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Articles 1 - 7 of 7

Full-Text Articles in Legal History

A Study Of The Housing Patterns Of Yale Law School Students, Masato Hayakawa Oct 1999

A Study Of The Housing Patterns Of Yale Law School Students, Masato Hayakawa

Student Legal History Papers

In 1948, only about one-tenth of the law students lived in what we now term the law student ghetto. By 1997, more law students lived in this neighborhood than in any other - students in this neighborhood outnumbered students living in other off-campus neighborhoods by a margin of two-to-one, and they made up a simple majority of the enrollment.

This paper examines the formation of this concentration. The evidence shows that the law student ghetto did no always exist in its current form, but rather that it is a product of housing developments of the last thirty years. This paper traces ...


All The Way Down The Slippery Slope: Gun Prohibition In England And Some Lessons For Civil Liberties In America, David B. Kopel, Joseph Olson Jan 1999

All The Way Down The Slippery Slope: Gun Prohibition In England And Some Lessons For Civil Liberties In America, David B. Kopel, Joseph Olson

David B Kopel

Whenever civil liberties issues are contested, proponents of greater restrictions often chide civil liberties defenders for being unwilling to offer moderate concessions. Frequently, persons advocating restrictions on civil liberties claim that the "moderate" restriction will not infringe the core civil liberty. When rights advocates raise the "slippery slope" argument, they are criticized for being excessively fearful. The goal of the article is to refine our understanding of "slippery slopes" by examining a case in which a civil liberty really did slide all the way down the slippery slope.

The right to arms in Great Britain was entirely unrestricted at the ...


Rule 11 Studies And Civil Rights Cases: An Inquiry Into The Neutrality Of Procedural Rules, Mark Spiegel Jan 1999

Rule 11 Studies And Civil Rights Cases: An Inquiry Into The Neutrality Of Procedural Rules, Mark Spiegel

Boston College Law School Faculty Papers

In this article the author discusses the impact of the 1983 amendments of the Federal Rules of Civil Procedure to Rule 11. The Article explores the claim that the 1983 amendments had a disproportionate impact upon civil rights cases, thereby violating the norm of procedural neutrality. In Section I, the author argues that one of the central meanings of procedural neutrality is closely related to the argument that procedural rules should be apolitical. In Section II, the author examines what the studies of Rule 11 reveal about the effect of the 1983 version upon civil rights claims. The author then ...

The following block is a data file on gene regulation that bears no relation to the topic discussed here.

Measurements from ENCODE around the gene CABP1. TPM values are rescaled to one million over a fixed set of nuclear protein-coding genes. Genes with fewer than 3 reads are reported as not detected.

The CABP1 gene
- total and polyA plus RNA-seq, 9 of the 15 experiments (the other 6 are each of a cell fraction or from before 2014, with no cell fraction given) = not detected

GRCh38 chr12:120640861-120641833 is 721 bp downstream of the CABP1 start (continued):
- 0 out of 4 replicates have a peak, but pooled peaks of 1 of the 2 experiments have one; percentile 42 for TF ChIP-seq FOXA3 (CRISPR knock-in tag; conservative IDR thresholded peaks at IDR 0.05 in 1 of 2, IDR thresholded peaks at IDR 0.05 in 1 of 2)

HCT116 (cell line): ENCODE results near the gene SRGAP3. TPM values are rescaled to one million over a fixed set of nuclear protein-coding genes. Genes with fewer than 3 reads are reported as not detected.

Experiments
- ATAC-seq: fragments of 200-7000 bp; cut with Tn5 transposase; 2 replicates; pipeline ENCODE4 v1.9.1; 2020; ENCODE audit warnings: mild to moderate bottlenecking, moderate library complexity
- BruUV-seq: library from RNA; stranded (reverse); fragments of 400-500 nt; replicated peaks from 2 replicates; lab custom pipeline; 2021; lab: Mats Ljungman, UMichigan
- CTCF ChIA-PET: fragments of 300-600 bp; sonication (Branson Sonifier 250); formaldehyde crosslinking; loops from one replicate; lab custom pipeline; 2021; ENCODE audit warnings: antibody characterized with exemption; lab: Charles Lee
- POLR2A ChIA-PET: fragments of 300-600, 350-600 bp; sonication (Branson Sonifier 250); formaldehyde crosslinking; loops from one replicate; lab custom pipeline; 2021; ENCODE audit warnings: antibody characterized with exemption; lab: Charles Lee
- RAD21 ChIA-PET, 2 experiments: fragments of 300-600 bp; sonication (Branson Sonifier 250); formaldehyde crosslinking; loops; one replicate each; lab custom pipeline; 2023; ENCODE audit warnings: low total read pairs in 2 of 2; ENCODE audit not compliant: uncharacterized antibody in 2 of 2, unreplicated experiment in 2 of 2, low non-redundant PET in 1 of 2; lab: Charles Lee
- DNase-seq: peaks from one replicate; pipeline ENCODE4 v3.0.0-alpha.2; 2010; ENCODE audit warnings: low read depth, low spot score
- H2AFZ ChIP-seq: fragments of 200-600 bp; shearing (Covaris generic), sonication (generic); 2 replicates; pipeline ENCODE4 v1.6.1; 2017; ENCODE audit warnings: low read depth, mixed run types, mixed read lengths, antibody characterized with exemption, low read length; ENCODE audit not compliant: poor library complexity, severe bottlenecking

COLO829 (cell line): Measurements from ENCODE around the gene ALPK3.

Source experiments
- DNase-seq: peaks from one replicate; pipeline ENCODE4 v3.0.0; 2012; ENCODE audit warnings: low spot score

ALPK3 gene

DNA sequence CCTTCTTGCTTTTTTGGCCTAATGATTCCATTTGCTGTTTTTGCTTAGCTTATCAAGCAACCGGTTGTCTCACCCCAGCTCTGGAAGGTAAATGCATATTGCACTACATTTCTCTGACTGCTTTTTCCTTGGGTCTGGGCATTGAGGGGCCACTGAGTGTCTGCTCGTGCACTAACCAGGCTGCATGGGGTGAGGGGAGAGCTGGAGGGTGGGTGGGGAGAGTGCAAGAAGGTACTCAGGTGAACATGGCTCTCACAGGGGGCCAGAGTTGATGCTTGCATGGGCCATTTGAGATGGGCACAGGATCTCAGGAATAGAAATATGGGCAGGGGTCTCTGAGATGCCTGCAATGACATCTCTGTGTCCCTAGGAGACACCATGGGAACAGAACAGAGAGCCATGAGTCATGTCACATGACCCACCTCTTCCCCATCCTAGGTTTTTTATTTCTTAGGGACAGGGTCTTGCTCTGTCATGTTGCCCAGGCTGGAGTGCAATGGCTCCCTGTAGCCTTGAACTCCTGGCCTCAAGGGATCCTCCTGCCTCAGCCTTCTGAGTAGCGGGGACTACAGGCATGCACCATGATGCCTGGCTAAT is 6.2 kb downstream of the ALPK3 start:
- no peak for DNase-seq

The Legalization Of The Presidencey: A Twenty-Five Year Watergate Retrospective, Michael A. Fitts Jan 1999

The Legalization Of The Presidencey: A Twenty-Five Year Watergate Retrospective, Michael A. Fitts

Faculty Scholarship at Penn Law

No abstract provided.


Fiduciary Relationships Are Not Contracts, Scott T. Fitzgibbon Jan 1999

Fiduciary Relationships Are Not Contracts, Scott T. Fitzgibbon

Boston College Law School Faculty Papers

This Article, which explores the nature of fiduciary relationships, demonstrates that these relationships arise and function in ways that are alien to contractualist thought. While the relationships may, like marriage relationships, be part of the same genus, they are indeed members of a different species. Fiduciary relationships differ both in doctrinal structure and ethical basis. However, some contractualist writing denies one or the other of these two propostitions. This Article, therefore, aims to establish that both are in fact true. The author presents that fiduciary relationships have value and serve purposes that are largely unknown to contractualists. Furthermore, these relationships ...


The Arkansas Supreme Court And The Civil War, L. Scott Stafford Jan 1999

The Arkansas Supreme Court And The Civil War, L. Scott Stafford

Faculty Scholarship

No abstract provided.


The Lost Lawyers: Early American Legal Literates And Transatlantic Legal Culture, Mary Sarah Bilder Jan 1999

The Lost Lawyers: Early American Legal Literates And Transatlantic Legal Culture, Mary Sarah Bilder

Boston College Law School Faculty Papers

From the author's introduction: Paul C. Kurtz wrote well, spoke and argued eloquently, wore a nice suit, and carried a briefcase. As an observer notes, "He looked 100 percent like a lawyer and conducted himself as a lawyer." Being an actual practitioner of the law, however, does not make one a lawyer in modern America. Lawyer status is conferred only upon those who satisfy formal definitions based on professional education and bar admission. Not surprisingly, on July 7, 1998, Mr. Kurtz was arrested for passing himself off as a lawyer. Three hundred years earlier, an English lord similarly refused ...